Mendix is a great platform to build apps, both large and small. The Mendix platform even provides a very usable service portal for deploying the developed Mendix apps. However, all of this is done by hand. Someone has to manually create a deployment package en deploy it to the correct environment. This is OK when there are only several apps to deploy, but when you are building more and more apps, this becomes cumbersome. This is when continuous integration (CI) and continuous delivery (CD) provide us more speed and control.
How to achieve this with Mendix
Mendix offers a free to use API to use with CI tools, also known as the Mendix Deploy API. A link to all the functions can be found here. The Mendix deploy API has all the functions available to implement a proper pipeline for various scenarios. From checking a new commit, building a new package to deploy the newly built package. And next to those primary functions, more functions are available to configure the complete environment via the API. Think of constants, scheduled events and custom runtime settings.
Let’s dive in and make it work
In the following example, I’ll use Windows PowerShell as the tool to provide CI for Mendix. Why Powershell? Well, for starters it is pre-installed on any Mendix development machine, which is Windows. And since Microsoft is contributing more and more in the open-source community, the next versions of PowerShell, Powershell Core, are also supported in other operating systems like Linux, macOS and even ARM. This makes it possible for everybody to use it locally and on any server, with the possibility to execute it automatically via a background job.
I got interested in it with the PowerShell example already present on the Mendix documentation site. The prerequisites are mentioned here like having the current Powershell, making sure you can run it on your system with ‘Set-ExecutionPolicy RemoteSigned’ and how to get the credentials to build and deploy apps.
Now I want to take it some steps further by enhancing the script, make it more modular and follow some best practices to share the scripts without compromising security. So we split up the core parts of the CI-script.
The structure set up to keep a nice CI script that can be updated and shared.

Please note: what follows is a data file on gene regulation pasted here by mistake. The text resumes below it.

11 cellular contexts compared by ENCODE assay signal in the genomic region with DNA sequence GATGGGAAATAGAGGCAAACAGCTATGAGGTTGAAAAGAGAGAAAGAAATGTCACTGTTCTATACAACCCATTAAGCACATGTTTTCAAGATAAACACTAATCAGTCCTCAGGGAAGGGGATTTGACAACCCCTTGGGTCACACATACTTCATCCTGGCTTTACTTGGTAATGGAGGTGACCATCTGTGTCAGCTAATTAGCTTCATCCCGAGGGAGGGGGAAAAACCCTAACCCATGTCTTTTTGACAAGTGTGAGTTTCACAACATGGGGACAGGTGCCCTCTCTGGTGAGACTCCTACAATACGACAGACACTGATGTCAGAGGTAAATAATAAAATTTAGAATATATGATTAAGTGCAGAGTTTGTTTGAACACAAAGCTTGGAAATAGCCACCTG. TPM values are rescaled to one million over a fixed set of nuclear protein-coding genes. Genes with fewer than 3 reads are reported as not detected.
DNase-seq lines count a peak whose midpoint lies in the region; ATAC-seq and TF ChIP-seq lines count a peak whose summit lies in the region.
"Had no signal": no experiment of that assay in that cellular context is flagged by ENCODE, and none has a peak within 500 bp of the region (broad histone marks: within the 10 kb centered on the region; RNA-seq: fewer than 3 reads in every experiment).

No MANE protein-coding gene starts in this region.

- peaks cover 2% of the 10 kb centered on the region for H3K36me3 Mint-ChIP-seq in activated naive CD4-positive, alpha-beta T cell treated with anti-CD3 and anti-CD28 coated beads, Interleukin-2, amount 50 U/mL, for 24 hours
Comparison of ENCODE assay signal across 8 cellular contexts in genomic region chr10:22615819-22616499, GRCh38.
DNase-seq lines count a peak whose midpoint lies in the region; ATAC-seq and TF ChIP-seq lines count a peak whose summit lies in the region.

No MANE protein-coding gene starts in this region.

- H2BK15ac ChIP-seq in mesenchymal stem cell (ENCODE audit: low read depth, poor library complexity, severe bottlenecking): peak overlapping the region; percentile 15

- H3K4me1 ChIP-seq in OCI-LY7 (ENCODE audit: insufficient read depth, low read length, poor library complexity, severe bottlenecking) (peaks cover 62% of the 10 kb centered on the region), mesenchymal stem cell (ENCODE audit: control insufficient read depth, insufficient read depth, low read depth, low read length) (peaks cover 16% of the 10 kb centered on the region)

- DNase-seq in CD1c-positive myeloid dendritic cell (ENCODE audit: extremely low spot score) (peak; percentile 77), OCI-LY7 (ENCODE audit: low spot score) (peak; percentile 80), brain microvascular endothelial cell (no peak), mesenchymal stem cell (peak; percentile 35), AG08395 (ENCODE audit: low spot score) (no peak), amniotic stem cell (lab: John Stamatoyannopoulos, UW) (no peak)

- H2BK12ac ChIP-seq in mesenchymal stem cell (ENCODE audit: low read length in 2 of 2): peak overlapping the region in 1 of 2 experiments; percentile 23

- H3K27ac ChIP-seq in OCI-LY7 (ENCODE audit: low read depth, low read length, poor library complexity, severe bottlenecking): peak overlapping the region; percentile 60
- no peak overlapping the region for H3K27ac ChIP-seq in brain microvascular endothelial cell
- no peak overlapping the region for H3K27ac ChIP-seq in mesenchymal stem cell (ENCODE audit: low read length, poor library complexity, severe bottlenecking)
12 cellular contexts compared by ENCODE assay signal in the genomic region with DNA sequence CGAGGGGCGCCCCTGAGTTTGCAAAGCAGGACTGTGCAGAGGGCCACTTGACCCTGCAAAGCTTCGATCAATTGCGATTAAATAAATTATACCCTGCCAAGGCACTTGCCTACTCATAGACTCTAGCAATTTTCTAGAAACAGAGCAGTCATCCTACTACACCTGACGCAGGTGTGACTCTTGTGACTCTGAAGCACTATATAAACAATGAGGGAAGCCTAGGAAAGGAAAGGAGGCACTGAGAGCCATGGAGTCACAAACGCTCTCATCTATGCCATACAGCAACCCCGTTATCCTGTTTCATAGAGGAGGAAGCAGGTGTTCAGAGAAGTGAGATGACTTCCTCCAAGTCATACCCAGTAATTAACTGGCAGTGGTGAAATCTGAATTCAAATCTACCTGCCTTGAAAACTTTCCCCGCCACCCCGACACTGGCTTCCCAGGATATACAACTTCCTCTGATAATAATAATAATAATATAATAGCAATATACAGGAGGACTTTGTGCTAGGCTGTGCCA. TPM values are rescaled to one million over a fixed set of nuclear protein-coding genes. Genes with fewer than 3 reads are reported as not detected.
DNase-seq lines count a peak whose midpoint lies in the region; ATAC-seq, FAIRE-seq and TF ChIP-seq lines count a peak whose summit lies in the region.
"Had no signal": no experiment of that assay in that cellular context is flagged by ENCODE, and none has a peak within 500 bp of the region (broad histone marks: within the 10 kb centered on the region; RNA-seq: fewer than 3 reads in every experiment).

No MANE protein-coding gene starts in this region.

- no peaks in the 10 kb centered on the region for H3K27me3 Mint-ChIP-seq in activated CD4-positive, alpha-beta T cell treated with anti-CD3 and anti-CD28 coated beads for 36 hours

- We have a script function file with all the functions and the logic to get it working. This can be placed some centrally, like a Github repo.
- We have a script data file with all the specific environment data to use in the CI pipeline. This can be placed inside the Mendix repository of your app.
- We have a script data file with the Mendix credentials. You should keep this for yourself.
By placing the script functions file and the script data file of the app in there corresponding repositories, updating is done automatically for everybody who’s involved in the project.
Some explanation about the files
The script functions file is the most important one to get something done but contains no data and information about the app and the app environment nor any security details. It does contain all the functions to create a build and to deploy this to the environment of choice. By default, this would be Test.
It contains four parameters at the time of writing this post. Two for the data files and two for script usage. Do I want to deploy directly? And do I want to set the configuration during the deploy? The latter is still work in progress. Both are optional and when not provided, the values are interpreted as ‘false’.
The script data file for the app environment contains some main information like, which branch we want to use for builds and the environment to deploy to. Shortly also environment settings like constants and scheduled events are included.
The script data file for the Mendix API credentials is quite self-explanatory.
The flow to get it deployed
The flow to get a new package deployed.
The steps to take to get a new deployment onto the specified environment are the ones shown above. The first decision is done for performance enhancements, not creating a new build every time for the same revision checked in. The second one is determined based on the parameter ‘-dodeploy’.
Get the script working on your pc
Make sure to start PowerShell with administrator privileges, so the script may be executed. Remember the absolute paths where the necessary files are located and run the script via the PowerShell console.
Example with a build only.
Example with a build and a deploy.
Now we’ve all the necessary aspects set up, we can automate it. Create a batch file to use it with a scheduled task (every 5 minutes) or just double-click when needed. Of course, keep in mind to have this batch file also not inside the repository unless you all share the same locations and filenames you’re referring to inside the batch file. Now you don’t need to go to the cloud portal and have to wait before you can go further. Automation can save you easily 15 minutes or more with every deploy, so I suggest to apply this right from the start if possible.
Example of batch file contents.
A test of the created batch file. It works!
Next steps to do
The script is currently working as it supposed to do. However, I have some enhancements I will likely add to the script, like logging to an external file for traceability and setting the environment configuration.
Tools I used to build the script and test every iteration are Powershell ISE and Visual Studio Code with a PowerShell extension.
The script I use and which I update can be found here. The repository also includes some template files, which can be used and changed to your’ app details.
I hope you take some time during the first sprint in your project to get things up and running and with that, set up this CI-pipeline. It’s pretty straight forward and it will save you a lot of time right from the start.
Bart Poelmans – Mendix Expert @ Bizzomate